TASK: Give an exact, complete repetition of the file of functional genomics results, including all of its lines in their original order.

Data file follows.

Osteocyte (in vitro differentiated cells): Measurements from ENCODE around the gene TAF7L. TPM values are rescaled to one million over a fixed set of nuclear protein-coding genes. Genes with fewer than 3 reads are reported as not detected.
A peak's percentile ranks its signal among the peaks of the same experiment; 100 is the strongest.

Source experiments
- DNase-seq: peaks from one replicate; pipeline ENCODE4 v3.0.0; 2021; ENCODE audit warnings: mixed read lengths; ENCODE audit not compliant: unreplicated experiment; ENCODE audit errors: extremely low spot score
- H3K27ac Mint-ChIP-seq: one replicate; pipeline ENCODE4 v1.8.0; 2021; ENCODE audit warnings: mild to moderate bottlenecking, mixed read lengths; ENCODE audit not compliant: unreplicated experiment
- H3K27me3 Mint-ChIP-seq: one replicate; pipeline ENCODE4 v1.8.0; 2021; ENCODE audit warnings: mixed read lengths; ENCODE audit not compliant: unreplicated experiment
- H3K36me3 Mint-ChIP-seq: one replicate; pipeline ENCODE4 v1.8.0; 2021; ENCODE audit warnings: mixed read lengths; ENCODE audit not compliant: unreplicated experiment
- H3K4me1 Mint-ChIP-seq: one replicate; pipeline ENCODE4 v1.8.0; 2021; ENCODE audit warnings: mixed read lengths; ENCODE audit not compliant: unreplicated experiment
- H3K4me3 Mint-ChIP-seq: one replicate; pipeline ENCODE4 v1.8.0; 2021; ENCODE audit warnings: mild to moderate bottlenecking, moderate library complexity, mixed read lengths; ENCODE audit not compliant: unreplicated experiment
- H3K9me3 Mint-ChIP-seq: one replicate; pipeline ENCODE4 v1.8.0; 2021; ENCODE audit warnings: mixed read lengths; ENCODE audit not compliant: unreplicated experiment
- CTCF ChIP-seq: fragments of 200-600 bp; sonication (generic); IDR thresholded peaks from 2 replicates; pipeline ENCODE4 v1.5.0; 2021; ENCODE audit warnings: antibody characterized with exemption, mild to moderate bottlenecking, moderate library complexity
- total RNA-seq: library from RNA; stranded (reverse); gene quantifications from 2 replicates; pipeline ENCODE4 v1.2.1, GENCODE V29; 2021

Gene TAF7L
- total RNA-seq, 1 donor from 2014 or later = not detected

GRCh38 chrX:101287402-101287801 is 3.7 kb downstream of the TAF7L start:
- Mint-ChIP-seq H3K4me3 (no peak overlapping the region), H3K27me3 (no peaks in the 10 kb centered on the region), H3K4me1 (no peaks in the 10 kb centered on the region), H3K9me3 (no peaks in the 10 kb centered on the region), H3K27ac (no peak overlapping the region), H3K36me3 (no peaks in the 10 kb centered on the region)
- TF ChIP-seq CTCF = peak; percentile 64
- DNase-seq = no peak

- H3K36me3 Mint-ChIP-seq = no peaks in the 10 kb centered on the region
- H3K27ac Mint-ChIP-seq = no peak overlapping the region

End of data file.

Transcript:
Osteocyte (in vitro differentiated cells): Measurements from ENCODE around the gene TAF7L. TPM values are rescaled to one million over a fixed set of nuclear protein-coding genes. Genes with fewer than 3 reads are reported as not detected.
A peak's percentile ranks its signal among the peaks of the same experiment; 100 is the strongest.

Source experiments
- DNase-seq: peaks from one replicate; pipeline ENCODE4 v3.0.0; 2021; ENCODE audit warnings: mixed read lengths; ENCODE audit not compliant: unreplicated experiment; ENCODE audit errors: extremely low spot score
- H3K27ac Mint-ChIP-seq: one replicate; pipeline ENCODE4 v1.8.0; 2021; ENCODE audit warnings: mild to moderate bottlenecking, mixed read lengths; ENCODE audit not compliant: unreplicated experiment
- H3K27me3 Mint-ChIP-seq: one replicate; pipeline ENCODE4 v1.8.0; 2021; ENCODE audit warnings: mixed read lengths; ENCODE audit not compliant: unreplicated experiment
- H3K36me3 Mint-ChIP-seq: one replicate; pipeline ENCODE4 v1.8.0; 2021; ENCODE audit warnings: mixed read lengths; ENCODE audit not compliant: unreplicated experiment
- H3K4me1 Mint-ChIP-seq: one replicate; pipeline ENCODE4 v1.8.0; 2021; ENCODE audit warnings: mixed read lengths; ENCODE audit not compliant: unreplicated experiment
- H3K4me3 Mint-ChIP-seq: one replicate; pipeline ENCODE4 v1.8.0; 2021; ENCODE audit warnings: mild to moderate bottlenecking, moderate library complexity, mixed read lengths; ENCODE audit not compliant: unreplicated experiment
- H3K9me3 Mint-ChIP-seq: one replicate; pipeline ENCODE4 v1.8.0; 2021; ENCODE audit warnings: mixed read lengths; ENCODE audit not compliant: unreplicated experiment
- CTCF ChIP-seq: fragments of 200-600 bp; sonication (generic); IDR thresholded peaks from 2 replicates; pipeline ENCODE4 v1.5.0; 2021; ENCODE audit warnings: antibody characterized with exemption, mild to moderate bottlenecking, moderate library complexity
- total RNA-seq: library from RNA; stranded (reverse); gene quantifications from 2 replicates; pipeline ENCODE4 v1.2.1, GENCODE V29; 2021

Gene TAF7L
- total RNA-seq, 1 donor from 2014 or later = not detected

GRCh38 chrX:101287402-101287801 is 3.7 kb downstream of the TAF7L start:
- Mint-ChIP-seq H3K4me3 (no peak overlapping the region), H3K27me3 (no peaks in the 10 kb centered on the region), H3K4me1 (no peaks in the 10 kb centered on the region), H3K9me3 (no peaks in the 10 kb centered on the region), H3K27ac (no peak overlapping the region), H3K36me3 (no peaks in the 10 kb centered on the region)
- TF ChIP-seq CTCF = peak; percentile 64
- DNase-seq = no peak

- H3K36me3 Mint-ChIP-seq = no peaks in the 10 kb centered on the region
- H3K27ac Mint-ChIP-seq = no peak overlapping the region